IV. CONCLUSION

The district court lacked subject matter jurisdiction to consider the validity of SGM. We vacate the district court's invalidation of SGM, and remand to the district court with instructions to dismiss the Hospitals' challenge and further remand to the agency for it to determine the validity of the methodology. We affirm the district court's determination that the 1989 regulation was substantively and procedurally valid.

VACATED AND REMANDED IN PART; AFFIRMED IN PART. Each party shall bear its own costs on appeal.

FOOTNOTES

1.  The term “same geographic wage area” refers to an urban area (“a metropolitan statistical area” (“MSA”) as defined by the Office of Management and Budget, certain urban areas specified by the Social Security Amendments) or rural area (any area outside an urban area), 42 C.F.R. § 412.62(f), in the hospital-specific wage index as calculated by the Secretary. 42 C.F.R. § 412.63(w).

2.  The Health Care Financing Administration is a division of HHS that administers Medicare payments. HCFA was renamed Centers for Medicare and Medicaid Services (“CMS”) in 2001. See Press Release, U.S. Dept. of Health & Human Services, The New Centers for Medicare & Medicaid Services (CMS) (June 14, 2001) (available at http:// www.hhs.gov/news/press/2001pres/20010614a.html). We use CMS and HCFA interchangeably throughout this Opinion.

3.  Skidmore v. Swift & Co., 323 U.S. 134, 140 (1944). Skidmore deference requires that “[t]he weight of such a judgment in a particular case will depend upon the thoroughness evident in its consideration, the validity of its reasoning, its consistency with earlier and later pronouncements, and all those factors which give it power to persuade, if lacking power to control .” Id.; see also Gonzales v. Oregon, 546 U.S. 243, 268-69 (2006).

4.  Chevron U.S.A., Inc. v. Natural Res. Def. Council, Inc., 467 U.S. 837, 842-43 (1984). Chevron's two-part analysis requires the court to ask, first, “whether Congress has directly spoken to the precise question at issue.” Id. at 842. If Congressional intent is clear, the court and the agency “must give effect to the unambiguously expressed intent of Congress.” Id. at 843. However, if the “statute is silent or ambiguous with respect to the specific issue, the question for the court is whether the agency's answer is based on a permissible construction of the statute.” Id.; see also Edwards v. McMahon, 834 F.2d 796, 799 (9th Cir.1987).

5.  The EJR statute also has an amount in controversy requirement, which is not disputed here as having been met. See § 1395oo(f)(2).

6.  Neither party here challenges the PRRB's determination that it had jurisdiction to conduct the hearing.

7.  Anticipating the argument that the PRRB's lack-of-authority determination under § 1395oo(f) is not subject to review by the federal courts, our review evaluates the PRRB's lack-of-authority determination, as distinct from its jurisdictional determination. While the authority of the federal courts to review the final decision of the PRRB that it lacks jurisdiction has been subject to much debate in the courts, see Edgewater Hosp., Inc. v. Bowen, 857 F.2d 1123, 1130-32 (7th Cir.1988), there has not been much debate surrounding the PRRB's determination that it lacks the authority to address an issue. See id. at 1130 (“As a consequence, jurisdiction over the Board's determination that it does not have authority is clear.”) (citing Hosp. Ass'n of R.I. v. Sec'y of Health & Human Servs., 820 F.2d 533, 537 (1st Cir.1987)). The Seventh Circuit, the only circuit to address the issue directly, has stated, “the statute itself establishes a right to judicial review of the Board's determination that it lacks the authority to decide a question of law or regulations by designating that determination a ‘final decision.’ “ Bowen, 857 F.2d at 1130. The First Circuit has not addressed the jurisdiction of the federal courts over the Board's lack-of-authority determination; rather, it addressed whether the Board is required to consider a particular regulation or policy itself before granting EJR. See Hosp. Ass'n of R.I., 820 F.2d at 537-38. The First Circuit merely concluded that the PRRB's grant of EJR creates a right to judicial review, and did not address the propriety of, or challenges to, the Board's lack of authority determination. See id. In fact, the Seventh Circuit's citation of Hospital Association of R.I. suggests that the First Circuit case supports the federal courts' review of the PRRB's lack-of-authority determination. See Edgewater Hosp., at 1130.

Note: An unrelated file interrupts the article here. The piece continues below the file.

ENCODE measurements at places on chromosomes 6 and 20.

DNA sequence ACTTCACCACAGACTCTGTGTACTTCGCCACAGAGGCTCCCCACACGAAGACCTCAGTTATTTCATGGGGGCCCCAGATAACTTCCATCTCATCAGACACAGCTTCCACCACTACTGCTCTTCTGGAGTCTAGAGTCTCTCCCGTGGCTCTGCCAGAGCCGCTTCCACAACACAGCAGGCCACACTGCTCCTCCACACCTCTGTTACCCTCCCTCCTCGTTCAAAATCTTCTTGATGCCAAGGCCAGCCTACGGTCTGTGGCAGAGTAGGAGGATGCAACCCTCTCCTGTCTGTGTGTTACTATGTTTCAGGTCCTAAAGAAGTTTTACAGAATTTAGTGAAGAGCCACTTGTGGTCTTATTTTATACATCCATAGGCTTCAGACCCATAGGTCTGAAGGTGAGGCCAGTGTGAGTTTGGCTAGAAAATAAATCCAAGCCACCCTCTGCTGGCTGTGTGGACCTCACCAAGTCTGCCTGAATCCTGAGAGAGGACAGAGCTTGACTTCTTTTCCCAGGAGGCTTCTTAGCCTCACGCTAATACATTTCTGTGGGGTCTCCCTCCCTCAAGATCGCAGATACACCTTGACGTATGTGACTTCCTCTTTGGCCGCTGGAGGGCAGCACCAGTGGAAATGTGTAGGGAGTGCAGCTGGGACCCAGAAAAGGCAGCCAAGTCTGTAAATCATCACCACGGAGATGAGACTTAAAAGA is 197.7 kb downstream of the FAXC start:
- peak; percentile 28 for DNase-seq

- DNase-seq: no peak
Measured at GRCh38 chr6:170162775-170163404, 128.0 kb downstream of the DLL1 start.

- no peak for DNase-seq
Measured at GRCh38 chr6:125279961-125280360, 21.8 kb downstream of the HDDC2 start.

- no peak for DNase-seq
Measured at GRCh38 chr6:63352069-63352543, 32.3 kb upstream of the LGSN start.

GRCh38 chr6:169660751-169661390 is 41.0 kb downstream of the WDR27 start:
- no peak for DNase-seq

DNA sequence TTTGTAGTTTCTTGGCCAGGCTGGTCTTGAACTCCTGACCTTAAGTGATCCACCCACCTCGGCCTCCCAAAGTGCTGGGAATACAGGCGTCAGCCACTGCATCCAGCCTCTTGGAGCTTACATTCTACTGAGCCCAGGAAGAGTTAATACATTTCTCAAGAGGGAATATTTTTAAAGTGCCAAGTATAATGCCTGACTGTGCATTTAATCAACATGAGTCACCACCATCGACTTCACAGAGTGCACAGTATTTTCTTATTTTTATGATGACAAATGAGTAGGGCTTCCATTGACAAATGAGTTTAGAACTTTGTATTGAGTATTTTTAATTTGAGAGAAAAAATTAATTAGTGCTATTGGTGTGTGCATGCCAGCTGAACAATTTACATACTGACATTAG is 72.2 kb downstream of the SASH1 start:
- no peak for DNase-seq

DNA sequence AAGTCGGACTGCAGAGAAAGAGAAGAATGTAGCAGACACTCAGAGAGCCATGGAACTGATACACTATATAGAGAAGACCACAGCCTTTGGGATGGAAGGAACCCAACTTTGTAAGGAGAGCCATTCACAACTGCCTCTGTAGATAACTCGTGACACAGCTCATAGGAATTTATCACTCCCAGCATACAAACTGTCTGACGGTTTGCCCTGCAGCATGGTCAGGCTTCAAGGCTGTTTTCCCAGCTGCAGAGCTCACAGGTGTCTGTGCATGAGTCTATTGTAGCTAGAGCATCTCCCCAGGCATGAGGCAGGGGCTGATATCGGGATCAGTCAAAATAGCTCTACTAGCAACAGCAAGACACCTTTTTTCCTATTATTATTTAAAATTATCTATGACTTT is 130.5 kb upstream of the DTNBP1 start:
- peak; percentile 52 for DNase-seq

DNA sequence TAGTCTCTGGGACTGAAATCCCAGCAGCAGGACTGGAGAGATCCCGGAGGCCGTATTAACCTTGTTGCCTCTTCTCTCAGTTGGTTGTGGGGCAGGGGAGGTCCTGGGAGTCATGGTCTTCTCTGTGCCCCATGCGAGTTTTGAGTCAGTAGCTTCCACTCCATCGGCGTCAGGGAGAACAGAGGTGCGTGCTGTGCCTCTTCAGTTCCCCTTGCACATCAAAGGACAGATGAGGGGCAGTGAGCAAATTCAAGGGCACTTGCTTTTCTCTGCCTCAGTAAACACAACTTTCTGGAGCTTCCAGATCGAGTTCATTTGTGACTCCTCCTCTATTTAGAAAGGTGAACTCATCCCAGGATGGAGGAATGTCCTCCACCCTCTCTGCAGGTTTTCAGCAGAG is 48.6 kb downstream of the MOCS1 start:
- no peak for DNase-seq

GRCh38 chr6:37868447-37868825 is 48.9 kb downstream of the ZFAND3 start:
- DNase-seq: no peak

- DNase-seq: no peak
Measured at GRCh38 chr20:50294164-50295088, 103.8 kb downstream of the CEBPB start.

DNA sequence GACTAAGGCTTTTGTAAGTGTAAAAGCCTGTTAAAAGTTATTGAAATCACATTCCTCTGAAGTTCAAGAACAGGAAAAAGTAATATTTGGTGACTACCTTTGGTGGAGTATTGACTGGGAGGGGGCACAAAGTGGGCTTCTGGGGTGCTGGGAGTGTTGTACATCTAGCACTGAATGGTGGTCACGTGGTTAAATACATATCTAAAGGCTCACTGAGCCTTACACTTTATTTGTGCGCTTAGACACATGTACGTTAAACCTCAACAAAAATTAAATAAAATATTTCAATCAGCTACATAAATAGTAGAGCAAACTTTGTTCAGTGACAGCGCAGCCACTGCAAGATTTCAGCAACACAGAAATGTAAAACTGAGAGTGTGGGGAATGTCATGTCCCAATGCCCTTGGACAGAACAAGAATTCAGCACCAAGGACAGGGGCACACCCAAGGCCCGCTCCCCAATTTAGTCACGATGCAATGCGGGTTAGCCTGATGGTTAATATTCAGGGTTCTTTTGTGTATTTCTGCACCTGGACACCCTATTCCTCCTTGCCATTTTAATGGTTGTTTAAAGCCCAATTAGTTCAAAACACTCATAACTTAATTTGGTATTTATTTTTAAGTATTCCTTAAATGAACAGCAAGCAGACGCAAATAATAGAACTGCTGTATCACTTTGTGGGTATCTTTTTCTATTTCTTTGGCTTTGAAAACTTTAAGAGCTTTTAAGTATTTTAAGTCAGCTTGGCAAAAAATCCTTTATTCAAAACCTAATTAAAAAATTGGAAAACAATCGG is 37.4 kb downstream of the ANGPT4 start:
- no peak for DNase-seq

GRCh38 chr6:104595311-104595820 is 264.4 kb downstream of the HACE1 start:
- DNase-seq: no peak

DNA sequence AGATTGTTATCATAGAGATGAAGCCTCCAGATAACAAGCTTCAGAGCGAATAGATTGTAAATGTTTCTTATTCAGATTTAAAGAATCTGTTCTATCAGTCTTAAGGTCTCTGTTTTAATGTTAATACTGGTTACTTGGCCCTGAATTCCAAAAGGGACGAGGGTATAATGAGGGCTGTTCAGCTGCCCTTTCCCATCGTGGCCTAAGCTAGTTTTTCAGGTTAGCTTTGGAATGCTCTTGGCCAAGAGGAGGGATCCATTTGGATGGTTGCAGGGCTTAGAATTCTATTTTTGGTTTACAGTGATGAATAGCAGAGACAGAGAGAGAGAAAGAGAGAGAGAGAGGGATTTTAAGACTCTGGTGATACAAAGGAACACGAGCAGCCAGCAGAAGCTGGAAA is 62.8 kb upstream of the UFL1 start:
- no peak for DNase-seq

8.  Because we find the district court lacked subject matter jurisdiction, and remand to the agency to consider the validity of SGM, we do not address the Hospitals' appeal of the district court's exclusion of evidence of comparable programs in its remedy determination following its invalidation of SGM, and the Hospitals' challenge to the district court's failure to specify that its remedy was based on the 1989 regulation itself.

9.  The Hospitals do not otherwise challenge the substance of the 1989 regulation.

10.  The district court's reasoning for declining to reach the § 706(2)(A) analysis was, however, incorrect. The replacement of the 1989 regulation by the 1997 regulation did not render the Hospitals' claim moot. Despite the replacement regulation, the Hospitals suffered losses to their allotted DGME payments under the calculation of their PRAs during the 1990s under the carveout provision of the 1989 regulation.

PER CURIAM: